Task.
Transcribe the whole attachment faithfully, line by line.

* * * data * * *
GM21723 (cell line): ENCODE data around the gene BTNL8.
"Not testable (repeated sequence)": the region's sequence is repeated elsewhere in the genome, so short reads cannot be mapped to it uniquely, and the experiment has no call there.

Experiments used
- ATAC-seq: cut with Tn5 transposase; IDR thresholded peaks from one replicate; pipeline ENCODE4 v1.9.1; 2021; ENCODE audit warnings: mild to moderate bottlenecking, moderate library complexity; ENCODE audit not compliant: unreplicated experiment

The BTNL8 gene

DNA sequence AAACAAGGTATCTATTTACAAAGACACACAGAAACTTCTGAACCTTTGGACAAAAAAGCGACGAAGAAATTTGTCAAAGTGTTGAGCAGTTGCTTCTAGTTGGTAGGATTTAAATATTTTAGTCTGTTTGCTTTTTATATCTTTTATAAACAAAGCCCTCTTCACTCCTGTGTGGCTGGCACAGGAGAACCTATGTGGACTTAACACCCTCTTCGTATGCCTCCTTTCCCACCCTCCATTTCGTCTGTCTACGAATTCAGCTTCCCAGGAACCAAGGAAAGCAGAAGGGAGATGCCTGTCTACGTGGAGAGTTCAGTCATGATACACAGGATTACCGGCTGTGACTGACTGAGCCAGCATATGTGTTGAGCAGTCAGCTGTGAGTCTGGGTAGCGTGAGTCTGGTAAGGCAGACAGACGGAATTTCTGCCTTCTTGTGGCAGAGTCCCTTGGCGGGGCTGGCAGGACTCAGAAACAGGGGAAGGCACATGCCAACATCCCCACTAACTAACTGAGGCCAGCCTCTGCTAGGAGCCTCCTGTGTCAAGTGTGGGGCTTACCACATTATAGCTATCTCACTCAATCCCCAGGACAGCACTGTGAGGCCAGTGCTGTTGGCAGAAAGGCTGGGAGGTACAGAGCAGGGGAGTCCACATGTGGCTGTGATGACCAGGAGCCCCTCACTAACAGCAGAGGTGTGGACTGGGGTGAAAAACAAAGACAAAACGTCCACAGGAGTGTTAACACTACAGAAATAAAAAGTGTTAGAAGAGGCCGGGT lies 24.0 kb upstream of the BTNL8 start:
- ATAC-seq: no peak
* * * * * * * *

GM21723 (cell line): ENCODE data around the gene BTNL8.
"Not testable (repeated sequence)": the region's sequence is repeated elsewhere in the genome, so short reads cannot be mapped to it uniquely, and the experiment has no call there.

Experiments used
- ATAC-seq: cut with Tn5 transposase; IDR thresholded peaks from one replicate; pipeline ENCODE4 v1.9.1; 2021; ENCODE audit warnings: mild to moderate bottlenecking, moderate library complexity; ENCODE audit not compliant: unreplicated experiment

The BTNL8 gene

DNA sequence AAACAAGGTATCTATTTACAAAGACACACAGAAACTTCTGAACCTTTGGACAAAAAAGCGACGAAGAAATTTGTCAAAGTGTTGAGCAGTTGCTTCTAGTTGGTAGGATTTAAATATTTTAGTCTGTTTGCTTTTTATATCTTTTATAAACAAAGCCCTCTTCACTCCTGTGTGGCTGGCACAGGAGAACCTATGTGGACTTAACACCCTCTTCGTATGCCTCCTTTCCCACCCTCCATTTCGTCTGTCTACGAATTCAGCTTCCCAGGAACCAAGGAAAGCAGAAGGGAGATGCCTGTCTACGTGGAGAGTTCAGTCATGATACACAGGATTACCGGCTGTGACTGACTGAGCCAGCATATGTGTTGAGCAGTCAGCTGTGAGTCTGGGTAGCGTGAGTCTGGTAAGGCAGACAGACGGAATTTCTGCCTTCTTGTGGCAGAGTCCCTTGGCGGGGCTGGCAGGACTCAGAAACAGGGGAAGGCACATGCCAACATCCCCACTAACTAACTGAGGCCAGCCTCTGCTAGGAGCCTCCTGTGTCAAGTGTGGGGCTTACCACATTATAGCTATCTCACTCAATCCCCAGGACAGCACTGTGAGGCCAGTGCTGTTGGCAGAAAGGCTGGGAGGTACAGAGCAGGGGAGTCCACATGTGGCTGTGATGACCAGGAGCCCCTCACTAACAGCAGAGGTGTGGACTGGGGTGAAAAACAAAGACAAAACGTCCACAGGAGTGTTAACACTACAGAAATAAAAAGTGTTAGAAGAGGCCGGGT lies 24.0 kb upstream of the BTNL8 start:
- ATAC-seq: no peak